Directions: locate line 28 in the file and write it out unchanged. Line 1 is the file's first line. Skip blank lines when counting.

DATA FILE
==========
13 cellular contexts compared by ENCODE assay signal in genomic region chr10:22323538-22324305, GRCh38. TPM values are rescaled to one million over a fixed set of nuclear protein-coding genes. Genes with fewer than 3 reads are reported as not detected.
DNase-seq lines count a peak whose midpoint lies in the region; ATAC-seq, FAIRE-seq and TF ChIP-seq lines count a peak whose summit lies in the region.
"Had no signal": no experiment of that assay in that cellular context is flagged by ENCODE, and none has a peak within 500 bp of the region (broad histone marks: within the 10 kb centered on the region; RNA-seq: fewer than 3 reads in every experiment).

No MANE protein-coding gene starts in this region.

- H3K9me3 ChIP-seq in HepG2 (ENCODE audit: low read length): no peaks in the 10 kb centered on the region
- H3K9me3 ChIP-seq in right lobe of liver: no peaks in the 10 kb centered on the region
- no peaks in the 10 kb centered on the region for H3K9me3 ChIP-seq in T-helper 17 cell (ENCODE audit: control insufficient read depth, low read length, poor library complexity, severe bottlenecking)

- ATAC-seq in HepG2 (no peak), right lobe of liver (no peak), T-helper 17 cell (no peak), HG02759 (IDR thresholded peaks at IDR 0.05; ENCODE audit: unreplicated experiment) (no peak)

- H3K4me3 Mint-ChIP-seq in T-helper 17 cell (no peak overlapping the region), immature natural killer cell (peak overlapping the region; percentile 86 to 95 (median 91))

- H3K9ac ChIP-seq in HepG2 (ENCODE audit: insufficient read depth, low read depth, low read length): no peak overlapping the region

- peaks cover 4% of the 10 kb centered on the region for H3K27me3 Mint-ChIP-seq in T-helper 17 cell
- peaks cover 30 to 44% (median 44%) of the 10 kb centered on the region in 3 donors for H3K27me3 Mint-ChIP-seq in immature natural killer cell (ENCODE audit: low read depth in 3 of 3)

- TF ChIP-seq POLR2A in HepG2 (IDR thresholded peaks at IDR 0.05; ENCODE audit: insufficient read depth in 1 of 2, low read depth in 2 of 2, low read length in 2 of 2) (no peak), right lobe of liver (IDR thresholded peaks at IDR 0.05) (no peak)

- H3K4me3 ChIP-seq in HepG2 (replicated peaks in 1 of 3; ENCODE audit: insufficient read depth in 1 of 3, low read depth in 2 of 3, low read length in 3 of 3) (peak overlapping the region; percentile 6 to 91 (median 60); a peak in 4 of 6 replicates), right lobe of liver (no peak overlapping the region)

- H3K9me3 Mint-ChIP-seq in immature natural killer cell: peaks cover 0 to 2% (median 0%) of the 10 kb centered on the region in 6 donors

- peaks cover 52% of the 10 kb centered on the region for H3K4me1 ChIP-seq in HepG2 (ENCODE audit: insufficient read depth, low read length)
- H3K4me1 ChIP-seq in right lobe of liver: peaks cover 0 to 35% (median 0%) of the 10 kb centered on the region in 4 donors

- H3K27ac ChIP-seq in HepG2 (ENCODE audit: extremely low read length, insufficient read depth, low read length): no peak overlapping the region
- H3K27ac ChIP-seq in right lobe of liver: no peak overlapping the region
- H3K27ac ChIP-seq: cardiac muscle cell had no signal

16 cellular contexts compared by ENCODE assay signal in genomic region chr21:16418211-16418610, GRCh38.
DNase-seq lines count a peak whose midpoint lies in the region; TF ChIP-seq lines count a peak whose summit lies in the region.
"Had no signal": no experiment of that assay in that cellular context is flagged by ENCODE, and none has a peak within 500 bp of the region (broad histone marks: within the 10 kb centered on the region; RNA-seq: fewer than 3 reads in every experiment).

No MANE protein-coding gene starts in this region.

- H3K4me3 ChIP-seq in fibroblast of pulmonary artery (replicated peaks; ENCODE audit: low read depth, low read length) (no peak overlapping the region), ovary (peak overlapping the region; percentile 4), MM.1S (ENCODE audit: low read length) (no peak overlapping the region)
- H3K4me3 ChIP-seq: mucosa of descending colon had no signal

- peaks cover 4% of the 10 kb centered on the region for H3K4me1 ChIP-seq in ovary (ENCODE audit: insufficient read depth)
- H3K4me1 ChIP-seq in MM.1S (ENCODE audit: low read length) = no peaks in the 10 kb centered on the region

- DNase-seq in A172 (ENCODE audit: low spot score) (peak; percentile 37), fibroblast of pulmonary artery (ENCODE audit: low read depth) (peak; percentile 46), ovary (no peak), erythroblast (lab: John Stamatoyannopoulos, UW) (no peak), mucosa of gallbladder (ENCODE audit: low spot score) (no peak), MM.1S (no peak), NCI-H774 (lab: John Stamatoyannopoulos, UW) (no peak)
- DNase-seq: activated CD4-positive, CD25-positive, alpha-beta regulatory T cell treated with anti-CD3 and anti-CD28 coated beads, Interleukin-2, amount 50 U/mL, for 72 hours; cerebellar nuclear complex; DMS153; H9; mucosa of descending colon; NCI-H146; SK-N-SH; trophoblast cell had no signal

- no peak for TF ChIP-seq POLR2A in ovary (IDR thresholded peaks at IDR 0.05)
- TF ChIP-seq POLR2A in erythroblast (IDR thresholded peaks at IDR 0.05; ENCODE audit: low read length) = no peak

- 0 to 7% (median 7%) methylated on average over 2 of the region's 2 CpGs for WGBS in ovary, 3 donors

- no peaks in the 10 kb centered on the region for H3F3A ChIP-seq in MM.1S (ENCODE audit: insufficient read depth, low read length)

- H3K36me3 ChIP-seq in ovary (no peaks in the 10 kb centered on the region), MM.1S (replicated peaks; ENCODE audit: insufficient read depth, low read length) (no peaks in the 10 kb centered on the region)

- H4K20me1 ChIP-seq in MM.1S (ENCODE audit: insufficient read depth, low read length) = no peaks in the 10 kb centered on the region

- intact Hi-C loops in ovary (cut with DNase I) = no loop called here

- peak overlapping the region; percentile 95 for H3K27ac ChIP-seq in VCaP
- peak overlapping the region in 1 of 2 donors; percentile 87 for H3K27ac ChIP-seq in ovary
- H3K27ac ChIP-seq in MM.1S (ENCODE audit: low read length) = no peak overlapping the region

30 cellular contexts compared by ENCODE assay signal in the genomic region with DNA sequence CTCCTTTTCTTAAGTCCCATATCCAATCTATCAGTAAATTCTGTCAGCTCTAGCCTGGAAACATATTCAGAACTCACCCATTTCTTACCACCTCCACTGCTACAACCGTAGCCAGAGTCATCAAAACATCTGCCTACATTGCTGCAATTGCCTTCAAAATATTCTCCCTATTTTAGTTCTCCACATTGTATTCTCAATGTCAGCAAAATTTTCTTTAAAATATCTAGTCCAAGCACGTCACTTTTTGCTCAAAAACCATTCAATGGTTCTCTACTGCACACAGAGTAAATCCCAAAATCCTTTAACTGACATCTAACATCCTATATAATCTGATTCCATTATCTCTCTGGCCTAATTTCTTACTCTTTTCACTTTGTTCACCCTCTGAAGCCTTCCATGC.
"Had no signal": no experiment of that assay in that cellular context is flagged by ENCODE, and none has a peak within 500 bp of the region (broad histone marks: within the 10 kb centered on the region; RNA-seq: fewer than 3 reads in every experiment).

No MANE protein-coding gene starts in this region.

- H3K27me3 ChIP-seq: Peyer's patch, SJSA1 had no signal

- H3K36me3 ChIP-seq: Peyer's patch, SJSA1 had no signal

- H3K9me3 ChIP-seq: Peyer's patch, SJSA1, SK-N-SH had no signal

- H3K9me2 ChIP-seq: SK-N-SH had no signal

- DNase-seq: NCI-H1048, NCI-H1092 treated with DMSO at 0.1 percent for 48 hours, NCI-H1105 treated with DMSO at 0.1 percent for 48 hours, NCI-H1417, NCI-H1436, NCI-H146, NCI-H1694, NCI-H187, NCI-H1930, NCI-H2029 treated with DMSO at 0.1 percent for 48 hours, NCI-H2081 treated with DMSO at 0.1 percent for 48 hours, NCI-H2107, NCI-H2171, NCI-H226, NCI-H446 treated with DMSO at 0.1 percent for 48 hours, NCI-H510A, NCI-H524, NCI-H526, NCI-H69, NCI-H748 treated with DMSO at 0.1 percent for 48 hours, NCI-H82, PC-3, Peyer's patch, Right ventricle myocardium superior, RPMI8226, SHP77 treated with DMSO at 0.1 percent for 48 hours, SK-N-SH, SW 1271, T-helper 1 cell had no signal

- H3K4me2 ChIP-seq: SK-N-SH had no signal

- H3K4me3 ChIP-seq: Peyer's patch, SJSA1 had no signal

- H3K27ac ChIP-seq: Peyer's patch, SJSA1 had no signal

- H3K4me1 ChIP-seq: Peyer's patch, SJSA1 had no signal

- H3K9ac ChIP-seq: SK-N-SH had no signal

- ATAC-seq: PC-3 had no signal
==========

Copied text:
- H3K4me1 ChIP-seq in MM.1S (ENCODE audit: low read length) = no peaks in the 10 kb centered on the region